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Investors should know if their advisor is a Fiduciary.  By J Thomas Knight, CFP®, CPA

One of the primary concerns when evaluating any type of Advisor is whether or not they will work for your best interest. In the world of investments, hiring a Fiduciary should resolve most of these concerns (see ABCDs of Financial Professionals for more details).

A Fiduciary is a person or advisor to whom the law requires act solely and honestly on behalf of the principal. Keeping the client’s or principal’s interests above their own is known as a “fiduciary duty.” A few examples of Fiduciaries are Executors, Guardians, and Trustees. A Registered Investment Advisor, unlike Agents or many Brokers, is also a Fiduciary. As with all Fiduciaries, a Registered Investment Advisor has a LEGAL obligation to carry out their fiduciary duty too.

What’s all this fuss over keeping your best interest in mind? Many ask, “I hired the Advisor, doesn’t the Financial Advisor work for me?” The answer is a definite “Maybe!” The crux of the issue is purity of employment. In other words, do they work for you and if they do, for whom else do they work?

Agents (Insurance) and Registered Representatives or Brokers (Investments) are commissioned and incentivized to sell you financial products by a third-party. Registered Investment Advisors are hired directly by you and collect a fee rather than a commission. Of all the “Financial Advisors,” the Registered Investment Advisor is the only one that works for you. Great, then just hire a Registered Investment Advisor and the problem is solved. Easier said than done, the confusion comes when a Registered Investment Advisor is also an Agent and/or a Broker. The purity of a Registered Investment Advisor as a fiduciary is potentially tainted by the commissions and incentives from also being an Agent and/or a Broker. We say only potentially tainted because the Advisor may hold true to their Fiduciary obligation, even when commissions and incentives are involved. Then again, they may be influenced by these persuasive third-party insurance and investment companies.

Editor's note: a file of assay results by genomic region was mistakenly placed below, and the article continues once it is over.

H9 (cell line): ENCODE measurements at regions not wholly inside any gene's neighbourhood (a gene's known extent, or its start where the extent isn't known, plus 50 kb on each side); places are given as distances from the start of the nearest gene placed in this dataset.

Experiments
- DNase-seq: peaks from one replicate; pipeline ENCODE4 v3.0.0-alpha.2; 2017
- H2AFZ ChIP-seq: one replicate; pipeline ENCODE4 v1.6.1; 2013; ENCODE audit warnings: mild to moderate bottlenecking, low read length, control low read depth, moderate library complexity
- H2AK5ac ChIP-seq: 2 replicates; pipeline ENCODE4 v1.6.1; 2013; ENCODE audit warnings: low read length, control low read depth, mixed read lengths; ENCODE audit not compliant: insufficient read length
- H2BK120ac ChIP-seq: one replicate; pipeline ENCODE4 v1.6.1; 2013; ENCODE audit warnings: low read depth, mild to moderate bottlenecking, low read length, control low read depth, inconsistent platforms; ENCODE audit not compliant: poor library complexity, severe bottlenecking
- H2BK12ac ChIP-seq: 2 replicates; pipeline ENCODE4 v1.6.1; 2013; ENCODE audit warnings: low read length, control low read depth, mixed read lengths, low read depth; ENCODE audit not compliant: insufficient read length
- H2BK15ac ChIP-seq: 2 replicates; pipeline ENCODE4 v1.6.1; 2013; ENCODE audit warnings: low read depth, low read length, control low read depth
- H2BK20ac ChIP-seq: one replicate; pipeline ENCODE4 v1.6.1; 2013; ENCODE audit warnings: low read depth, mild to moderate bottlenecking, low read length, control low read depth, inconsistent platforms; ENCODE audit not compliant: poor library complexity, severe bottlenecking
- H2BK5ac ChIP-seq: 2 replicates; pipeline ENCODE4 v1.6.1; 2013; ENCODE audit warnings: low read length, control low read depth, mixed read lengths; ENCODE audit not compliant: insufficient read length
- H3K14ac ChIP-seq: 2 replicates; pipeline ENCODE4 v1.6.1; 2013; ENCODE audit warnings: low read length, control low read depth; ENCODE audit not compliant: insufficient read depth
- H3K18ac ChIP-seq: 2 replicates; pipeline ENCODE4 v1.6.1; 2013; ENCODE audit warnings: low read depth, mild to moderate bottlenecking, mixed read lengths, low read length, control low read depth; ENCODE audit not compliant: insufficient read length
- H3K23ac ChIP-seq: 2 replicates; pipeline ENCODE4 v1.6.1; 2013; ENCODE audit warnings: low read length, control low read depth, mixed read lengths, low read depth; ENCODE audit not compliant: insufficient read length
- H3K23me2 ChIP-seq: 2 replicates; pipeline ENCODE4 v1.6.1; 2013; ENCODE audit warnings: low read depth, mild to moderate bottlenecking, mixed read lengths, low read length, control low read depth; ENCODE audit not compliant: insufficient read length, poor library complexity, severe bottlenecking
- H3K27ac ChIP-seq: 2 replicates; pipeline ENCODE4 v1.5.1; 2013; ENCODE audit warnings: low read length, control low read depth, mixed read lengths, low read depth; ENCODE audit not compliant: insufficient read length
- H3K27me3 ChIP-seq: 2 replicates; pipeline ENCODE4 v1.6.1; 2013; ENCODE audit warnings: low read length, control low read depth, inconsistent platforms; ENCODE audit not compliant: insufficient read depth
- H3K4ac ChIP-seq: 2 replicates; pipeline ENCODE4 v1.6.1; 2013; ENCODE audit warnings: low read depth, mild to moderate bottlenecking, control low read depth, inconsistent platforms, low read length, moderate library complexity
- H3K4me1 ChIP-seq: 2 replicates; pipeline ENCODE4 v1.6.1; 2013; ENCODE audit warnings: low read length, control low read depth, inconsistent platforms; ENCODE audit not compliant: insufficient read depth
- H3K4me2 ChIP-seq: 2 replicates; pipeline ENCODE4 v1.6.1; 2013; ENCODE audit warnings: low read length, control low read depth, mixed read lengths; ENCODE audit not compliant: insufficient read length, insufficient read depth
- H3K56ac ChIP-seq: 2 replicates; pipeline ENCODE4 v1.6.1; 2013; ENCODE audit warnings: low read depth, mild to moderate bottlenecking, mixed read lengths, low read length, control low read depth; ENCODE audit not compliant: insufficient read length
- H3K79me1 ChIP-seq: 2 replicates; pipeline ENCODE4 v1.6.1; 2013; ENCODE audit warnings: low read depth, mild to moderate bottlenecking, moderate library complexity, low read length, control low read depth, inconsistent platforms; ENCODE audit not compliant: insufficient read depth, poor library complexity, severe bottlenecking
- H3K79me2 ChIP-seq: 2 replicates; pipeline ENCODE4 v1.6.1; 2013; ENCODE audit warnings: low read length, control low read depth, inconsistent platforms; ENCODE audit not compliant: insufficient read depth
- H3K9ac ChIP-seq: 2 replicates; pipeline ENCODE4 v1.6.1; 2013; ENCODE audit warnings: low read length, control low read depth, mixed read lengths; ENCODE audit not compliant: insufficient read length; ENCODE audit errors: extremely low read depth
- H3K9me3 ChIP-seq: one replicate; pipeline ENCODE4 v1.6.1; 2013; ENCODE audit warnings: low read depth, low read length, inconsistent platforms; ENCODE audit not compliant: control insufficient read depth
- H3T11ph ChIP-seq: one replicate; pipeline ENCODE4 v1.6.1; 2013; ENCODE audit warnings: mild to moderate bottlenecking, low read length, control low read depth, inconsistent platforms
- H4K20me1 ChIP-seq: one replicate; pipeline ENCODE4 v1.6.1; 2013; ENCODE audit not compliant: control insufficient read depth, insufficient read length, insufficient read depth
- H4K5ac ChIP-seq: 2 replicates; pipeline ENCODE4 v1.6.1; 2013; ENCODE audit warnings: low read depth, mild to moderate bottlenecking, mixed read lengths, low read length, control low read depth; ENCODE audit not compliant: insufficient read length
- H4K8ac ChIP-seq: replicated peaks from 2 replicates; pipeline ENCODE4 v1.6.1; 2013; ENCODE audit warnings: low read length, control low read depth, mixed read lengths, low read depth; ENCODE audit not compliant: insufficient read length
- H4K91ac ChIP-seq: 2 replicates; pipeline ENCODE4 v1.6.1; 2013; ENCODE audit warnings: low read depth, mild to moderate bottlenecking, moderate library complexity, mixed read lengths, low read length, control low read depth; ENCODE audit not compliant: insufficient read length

You could eliminate all these potential compensation and allegiance conflicts by hiring a “Fee-Only” Registered Investment Advisor. There are two terms regarding advisor fees, Fee-Based and Fee-Only. As the term implies, a Fee-Only Financial Advisor, will only charge a fee for their advice and services. A Fee-Based Financial Advisor will charge a fee plus they have the ability to collect commissions on insurance and/or investment products. Why are these definitions significant to you? As mentioned earlier, a “Financial Advisor” can be a Registered Investment Advisor, a licensed Broker, and a licensed insurance Agent, all at the same time. Commissions can create conflicts with the fiduciary duty of a multi-licensed Registered Investment Advisor. Being a Fee-Only Registered Investment Advisor eliminates these potential conflicts and puts the client’s interests ahead of the advisor’s, thus meeting their fiduciary responsibility. However, if any insurance products are called for, then you will need to hire an insurance agent as well. This arrangement causes you to work with two advisors.

The benefit of your Advisor being a Registered Investment Advisor and also an Agent and/or Broker, is having one point of contact regarding your finances. The downside of having one point of contact is it may pose potential conflicts of interest. If your Advisor is multi-licensed, it is up to them to keep your interests paramount even when commissions are involved. This arrangement requires trust and hopefully you have already established a mutually trusting relationship with your Advisor.

How upfront the Registered Investment Advisor is about these potential conflicts impacting their fiduciary responsibility will provide you with great insight into their integrity, honesty and ethics.

Fiduciary was also cited in our article, ABCD’s of Investment Professionals. We recommend reading this to expand your understanding of the common investment professionals available today.
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